Once home to an ancient kingdom that ruled Ethiopia and the wider region, Tigray was marginalized by the central government through the 20th century. Tigrayans make up about 7 percent of Ethiopia’s population compared with the two largest ethnic groups, the Oromo and the Amhara, which make up over 60 percent. Yet the T.P.L.F. emerged as the dominant force in a rebel alliance that toppled the Marxist government in 1991.
Tigrayans dominated Ethiopia for the following 27 years, through a ruling coalition led by the T.P.L.F.
Under Prime Minister Meles Zenawi, Ethiopia emerged as a stable country in a turbulent region. It enjoyed significant economic growth and allied with the United States, sending troops into Somalia to fight Islamist militants in 2006.
After Mr. Zenawi died in 2012, the T.P.L.F’s grip on power began to weaken, leading to an eruption of antigovernment protests in 2016 that eventually paved the way for Mr. Abiy to become prime minister in 2018.
Mr. Abiy, a onetime T.P.L.F. ally, moved quickly to purge the old guard. He removed Tigrayan officials from the security services, charged some with corruption or human rights abuses and in 2019 created a new political party. The Tigrayans refused to join.
At the same time, he strengthened his ties to President Isaias Afwerki, the authoritarian leader of Eritrea, who nursed a bitter, longstanding grudge against the Tigrayans.
The outside world lavished praised on Mr. Abiy and Mr. Isaias for the landmark peace deal they signed in 2018, ending two decades of hostilities between their countries and paving the way for Mr. Abiy’s Nobel Peace Prize win a year later.
But by mid-2020 that peace pact had become an alliance for war on Tigray.
How is this conflict affecting Ethiopia and its neighbors?
International efforts to broker peace in Ethiopia, led by the former president of Nigeria, Olusegun Obasanjo, have come to little. Yet the humanitarian crisis is deepening.
At least 9.4 million people across northern Ethiopia need urgent help, according to the United Nations. But the government-imposed blockade of Tigray means that less than 10 percent of required relief aid has reached the region, aid groups said.
More flights have been allowed to land in Tigray since December. But road access is still blocked, putting tens of thousands of vulnerable children at immediate risk of death.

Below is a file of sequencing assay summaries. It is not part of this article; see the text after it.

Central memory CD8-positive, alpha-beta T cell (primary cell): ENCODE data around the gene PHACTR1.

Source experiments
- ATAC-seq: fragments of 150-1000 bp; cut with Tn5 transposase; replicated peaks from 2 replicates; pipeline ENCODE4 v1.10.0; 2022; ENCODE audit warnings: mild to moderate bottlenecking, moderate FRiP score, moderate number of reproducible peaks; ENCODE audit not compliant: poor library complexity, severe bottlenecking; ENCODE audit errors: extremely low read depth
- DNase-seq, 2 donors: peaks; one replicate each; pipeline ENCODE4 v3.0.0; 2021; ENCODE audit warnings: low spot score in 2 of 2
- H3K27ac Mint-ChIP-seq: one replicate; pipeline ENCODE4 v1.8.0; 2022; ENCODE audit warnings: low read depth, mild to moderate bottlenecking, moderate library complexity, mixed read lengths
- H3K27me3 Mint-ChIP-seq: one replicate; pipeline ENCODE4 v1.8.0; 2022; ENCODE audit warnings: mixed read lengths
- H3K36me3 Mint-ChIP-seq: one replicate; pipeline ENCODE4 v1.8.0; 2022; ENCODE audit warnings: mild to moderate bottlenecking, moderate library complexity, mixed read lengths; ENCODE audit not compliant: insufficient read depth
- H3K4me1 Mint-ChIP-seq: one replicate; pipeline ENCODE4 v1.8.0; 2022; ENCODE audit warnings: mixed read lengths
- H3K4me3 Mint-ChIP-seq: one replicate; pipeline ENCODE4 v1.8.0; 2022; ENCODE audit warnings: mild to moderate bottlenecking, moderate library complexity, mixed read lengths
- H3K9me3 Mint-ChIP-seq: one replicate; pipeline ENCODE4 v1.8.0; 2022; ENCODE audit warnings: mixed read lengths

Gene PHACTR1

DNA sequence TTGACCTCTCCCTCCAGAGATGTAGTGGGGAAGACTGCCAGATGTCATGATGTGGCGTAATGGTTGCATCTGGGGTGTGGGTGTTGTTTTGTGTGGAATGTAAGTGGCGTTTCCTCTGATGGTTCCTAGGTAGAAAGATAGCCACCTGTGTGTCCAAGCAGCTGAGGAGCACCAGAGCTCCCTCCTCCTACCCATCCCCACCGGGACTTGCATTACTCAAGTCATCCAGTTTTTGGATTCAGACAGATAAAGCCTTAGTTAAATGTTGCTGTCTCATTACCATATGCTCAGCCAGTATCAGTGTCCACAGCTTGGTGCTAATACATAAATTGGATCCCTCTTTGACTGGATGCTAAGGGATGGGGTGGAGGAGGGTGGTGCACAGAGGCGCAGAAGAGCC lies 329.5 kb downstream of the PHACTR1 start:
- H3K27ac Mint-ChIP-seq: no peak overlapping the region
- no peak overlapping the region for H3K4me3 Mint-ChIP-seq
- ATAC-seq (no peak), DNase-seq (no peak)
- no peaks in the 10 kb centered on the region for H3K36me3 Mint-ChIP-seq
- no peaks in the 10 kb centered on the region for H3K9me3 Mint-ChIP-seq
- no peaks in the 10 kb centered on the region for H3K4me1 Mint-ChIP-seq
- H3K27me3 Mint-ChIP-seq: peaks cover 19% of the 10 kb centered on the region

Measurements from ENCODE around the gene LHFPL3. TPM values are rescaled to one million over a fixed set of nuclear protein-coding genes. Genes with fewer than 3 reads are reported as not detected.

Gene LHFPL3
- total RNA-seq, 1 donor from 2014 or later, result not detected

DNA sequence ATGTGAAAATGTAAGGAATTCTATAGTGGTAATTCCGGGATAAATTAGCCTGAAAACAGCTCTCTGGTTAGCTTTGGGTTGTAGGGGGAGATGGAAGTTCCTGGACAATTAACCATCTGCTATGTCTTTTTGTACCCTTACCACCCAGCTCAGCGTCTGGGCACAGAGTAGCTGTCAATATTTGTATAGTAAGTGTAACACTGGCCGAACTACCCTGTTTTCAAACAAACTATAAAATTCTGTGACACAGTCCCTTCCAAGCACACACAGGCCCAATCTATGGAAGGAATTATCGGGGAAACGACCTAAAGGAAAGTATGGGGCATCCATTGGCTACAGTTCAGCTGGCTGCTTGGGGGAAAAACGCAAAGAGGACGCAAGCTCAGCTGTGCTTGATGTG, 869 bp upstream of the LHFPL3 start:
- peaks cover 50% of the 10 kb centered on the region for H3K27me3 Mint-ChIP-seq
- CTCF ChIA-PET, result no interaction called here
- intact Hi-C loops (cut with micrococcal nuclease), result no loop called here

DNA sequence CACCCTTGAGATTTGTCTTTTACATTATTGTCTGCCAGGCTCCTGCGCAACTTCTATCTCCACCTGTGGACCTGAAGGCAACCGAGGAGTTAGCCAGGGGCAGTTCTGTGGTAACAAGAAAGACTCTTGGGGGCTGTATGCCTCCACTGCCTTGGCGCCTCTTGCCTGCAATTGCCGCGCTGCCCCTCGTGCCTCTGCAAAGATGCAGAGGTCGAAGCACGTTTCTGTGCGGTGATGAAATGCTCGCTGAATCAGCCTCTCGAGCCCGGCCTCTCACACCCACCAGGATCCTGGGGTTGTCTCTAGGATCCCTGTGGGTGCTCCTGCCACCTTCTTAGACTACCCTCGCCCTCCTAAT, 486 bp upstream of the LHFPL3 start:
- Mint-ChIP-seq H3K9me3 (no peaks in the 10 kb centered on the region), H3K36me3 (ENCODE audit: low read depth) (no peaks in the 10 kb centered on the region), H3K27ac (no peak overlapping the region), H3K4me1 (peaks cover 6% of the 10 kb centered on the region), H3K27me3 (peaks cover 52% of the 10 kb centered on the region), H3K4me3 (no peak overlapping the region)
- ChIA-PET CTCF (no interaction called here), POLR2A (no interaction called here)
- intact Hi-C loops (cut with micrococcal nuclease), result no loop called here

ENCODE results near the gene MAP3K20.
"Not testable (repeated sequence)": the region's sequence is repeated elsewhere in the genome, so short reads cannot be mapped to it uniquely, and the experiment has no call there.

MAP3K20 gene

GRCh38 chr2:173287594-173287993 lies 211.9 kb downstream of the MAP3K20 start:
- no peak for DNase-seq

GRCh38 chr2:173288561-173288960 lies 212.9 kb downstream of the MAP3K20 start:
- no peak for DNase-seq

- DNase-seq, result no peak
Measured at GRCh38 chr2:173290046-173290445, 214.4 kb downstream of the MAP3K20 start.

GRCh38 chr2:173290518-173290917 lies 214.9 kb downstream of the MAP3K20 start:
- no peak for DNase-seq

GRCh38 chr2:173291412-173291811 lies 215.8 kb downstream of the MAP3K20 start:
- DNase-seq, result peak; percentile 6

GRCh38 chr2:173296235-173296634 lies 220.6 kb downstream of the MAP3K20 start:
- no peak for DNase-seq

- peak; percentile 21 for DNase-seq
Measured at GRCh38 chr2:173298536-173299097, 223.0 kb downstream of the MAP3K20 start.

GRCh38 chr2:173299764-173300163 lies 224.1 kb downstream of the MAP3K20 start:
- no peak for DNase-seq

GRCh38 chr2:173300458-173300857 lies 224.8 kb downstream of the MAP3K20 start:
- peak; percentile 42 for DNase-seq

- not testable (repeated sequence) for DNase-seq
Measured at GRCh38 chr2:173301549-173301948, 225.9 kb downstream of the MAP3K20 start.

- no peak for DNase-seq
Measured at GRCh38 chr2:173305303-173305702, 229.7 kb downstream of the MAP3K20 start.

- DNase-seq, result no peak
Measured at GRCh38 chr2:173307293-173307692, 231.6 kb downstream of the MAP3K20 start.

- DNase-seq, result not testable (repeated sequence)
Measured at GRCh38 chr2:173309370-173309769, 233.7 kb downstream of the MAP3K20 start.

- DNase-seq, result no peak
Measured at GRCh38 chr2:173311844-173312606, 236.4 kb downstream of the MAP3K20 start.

The suffering in northern Ethiopia is part of a broader storm of conflict, climate change and soaring food prices, exacerbated by the war in Ukraine, that has fueled a crisis affecting 20 million people in the broader Horn of Africa region.
And human rights abuses continue unabated. Tens of thousands of Tigrayans have been driven from their homes by ethnic Amhara militias, as part of what the United States has called an ethnic cleansing campaign.
In December, Human Rights Watch accused Tigrayan rebels of executing dozens of civilians in captured areas, adding to the war’s dismal toll of atrocities. The conflict has placed Ethiopia’s once-close ties to the United States under great strain. Mr. Biden has cut off trade privileges for Ethiopia and threatened its leaders with sanctions. Neighboring African countries worry openly that Ethiopia, long the anchor of a volatile region, could become a source of instability.
Mr. Abiy is also contending with unrest in Oromia, the most populous region, where a local insurgent group, the Oromo Liberation Army, has entered into an alliance with the T.P.L.F. aimed at toppling Mr. Abiy.
How has the war changed Mr. Abiy’s global standing?
At 45, Mr. Abiy is among the youngest leaders in Africa, and in the first years of his rule he excited great hopes for transformational change in Ethiopia.
He abolished controls on the news media, initiated sweeping economic reforms, and struck a peace deal with the authoritarian leader of Eritrea, Mr. Isaias, that led to his Nobel Peace Prize win in 2019.
But even before the war erupted in Tigray, Mr. Abiy had resorted to old tactics of repression — shutting down the internet in some areas, arresting journalists and detaining protesters and critics. Now his reputation as a peacemaker lies in tatters.
As the war with the T.P.L.F. expanded in 2021, Ethiopia’s security forces detained thousands of ethnic Tigrayans, citing security needs. In speeches Mr. Abiy resorted to inflammatory language, denouncing his foes as “cancer” and “weeds” that he vowed to bury in “a deep pit.”
In January, the Norwegian Nobel Committee, which awards the Nobel Peace Prize, issued a rare admonition of an honoree, saying he had “a special responsibility to end the conflict and contribute to peace.”